You can practice either form of honesty with yourself, through internal dialog.  It is extremely common for people who would never be brutally honest with friends or strangers to be brutally honest with themselves.  This usually takes the form of intense self-criticisms like, “I am so stupid,” “I cannot do anything right,” “This always goes wrong,” “I hate myself for doing this,” and “I am ugly and unlovable.”

When they happen, these statements all lack in objectivity.  A friend or loved one would likely disagree about “ugly and unlovable” in particular.  Yet, they are a brutally honest reflection of how people feel about themselves in the moment when they have those thoughts.

But, just like with interpersonal interactions, the brutally honest approach ignores greater context.  It easily becomes callous, mean, and hurtful without benefit because it attacks instead of illuminating the entire situation and offering solutions.  Instead of helping, internalized brutal honesty is much more likely to reinforce harmful coping mechanisms, further damage self-confidence, and overall make your mental and emotional state that much worse.

If you would never say it that way to another person, why do you say it that way to yourself?  Is that truly in your best interest?  Odds are, it is not.

It is possible to be honest with yourself, without engaging in attacking and bullying yourself.
It is possible to be honest with yourself, without engaging in attacking and bullying yourself. Image by Gerd Altmann from Pixabay

Changing Your Internal Dialog

Being lovingly honest with yourself involves being compassionate with yourself and looking for the greater context.  Find that context, and be compassionate with yourself about the circumstances around the subject you are criticizing.  That way you can understand why your perception of the subject feels true, and you can work to change it for the future.

Instead of “I am so stupid,” it might be, “That was really stupid of me.  I need to be more aware of these things in the future.”  It moves the judgment of stupidity from you, to the action which was stupid.  We are all capable of doing stupid things, but that does not mean we are inherently stupid.

Instead of “I cannot do anything right,” it might be, “Nothing seems to be going right lately.  What do I need to fix in order to have things go better?”  Instead of being defeatist, this one shifts to problem solving.  Are there foundational skills that need brushing up?  Are you too stressed to focus, and genuinely need a vacation or break from the thing?  Is it not your cup of tea, and you need a complete change in what you are doing or how you are approaching it?  If you cannot do right in a relationship, is the dynamic toxic or abusive?  Is it just a bad relationship through no one’s fault in particular (toxic), or have you have been set up by the other person to always “fail” (abusive)?  Is something else going on that can be addressed?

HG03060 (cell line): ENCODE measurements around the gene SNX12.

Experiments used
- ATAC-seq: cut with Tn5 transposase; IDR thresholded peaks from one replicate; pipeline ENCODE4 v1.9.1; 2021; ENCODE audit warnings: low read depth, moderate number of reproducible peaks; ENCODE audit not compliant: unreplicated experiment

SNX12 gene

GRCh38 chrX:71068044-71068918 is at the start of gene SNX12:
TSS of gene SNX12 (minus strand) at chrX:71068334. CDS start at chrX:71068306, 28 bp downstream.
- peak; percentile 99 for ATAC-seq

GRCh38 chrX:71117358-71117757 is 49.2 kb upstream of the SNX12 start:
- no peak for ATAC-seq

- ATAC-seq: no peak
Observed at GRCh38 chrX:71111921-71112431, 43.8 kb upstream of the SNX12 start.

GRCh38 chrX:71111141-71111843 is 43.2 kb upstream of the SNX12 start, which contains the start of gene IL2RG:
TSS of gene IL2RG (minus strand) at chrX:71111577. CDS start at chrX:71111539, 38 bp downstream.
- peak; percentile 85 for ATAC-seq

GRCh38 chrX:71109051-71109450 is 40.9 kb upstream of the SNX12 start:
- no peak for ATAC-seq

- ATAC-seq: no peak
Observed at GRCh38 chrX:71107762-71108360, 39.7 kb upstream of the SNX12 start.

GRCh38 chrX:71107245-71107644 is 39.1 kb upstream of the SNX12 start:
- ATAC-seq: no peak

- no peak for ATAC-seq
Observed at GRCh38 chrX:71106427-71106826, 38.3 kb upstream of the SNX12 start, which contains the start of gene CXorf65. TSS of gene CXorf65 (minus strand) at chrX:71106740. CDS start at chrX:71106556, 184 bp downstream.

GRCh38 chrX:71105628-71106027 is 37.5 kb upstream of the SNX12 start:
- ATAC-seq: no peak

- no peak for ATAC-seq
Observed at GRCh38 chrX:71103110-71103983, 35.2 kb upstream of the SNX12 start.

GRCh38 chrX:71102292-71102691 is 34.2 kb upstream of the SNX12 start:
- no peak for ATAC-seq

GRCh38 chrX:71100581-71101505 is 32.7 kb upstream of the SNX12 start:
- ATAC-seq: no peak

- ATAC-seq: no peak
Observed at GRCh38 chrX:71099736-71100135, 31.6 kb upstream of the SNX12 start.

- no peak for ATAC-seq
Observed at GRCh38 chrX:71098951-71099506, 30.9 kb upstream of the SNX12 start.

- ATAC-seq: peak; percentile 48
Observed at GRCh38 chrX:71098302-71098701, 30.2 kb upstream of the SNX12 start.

Instead of “I hate myself for doing this,” it might be, “I hate that I do this to myself.  How can I stop doing that?”  This one shifts the hate from yourself, to the thing that you are doing.  That allows you to shift into problem-solving mode and seek a solution that changes the thing you hate.

The trick here is to pause and reconsider when you find yourself being brutally honesty and mean to yourself.  Take a minute to think about what exactly you are genuinely upset about, because it is probably a behavior, action, response, etc., rather than your entire being.  Once you know what you are genuinely upset about, you can start to figure out how to change it in the future.

What are you genuinely upset about? Yourself? The broken glass? The thrown stone? The circumstance that led to the stone being thrown? All of the above?
What are you genuinely upset about? Yourself? The broken glass? The thrown stone? The circumstance that led to the stone being thrown? All of the above? Image by Gerhard Litz from Pixabay

Affirmations, Not Positive Affirmations

Self-depreciating thoughts like “I am ugly and unlovable,” are among the hardest to address, but are especially important.  The secret to changing that kind of internal dialog is affirmations, but not necessarily the positive affirmation style of trying to jump straight to, “I am beautiful and lovable.”  If you genuinely believe that you are ugly and unlovable, saying “I am beautiful and lovable,” is likely to feel like a flat-out lie, and I do not believe it is ever good to lie to yourself.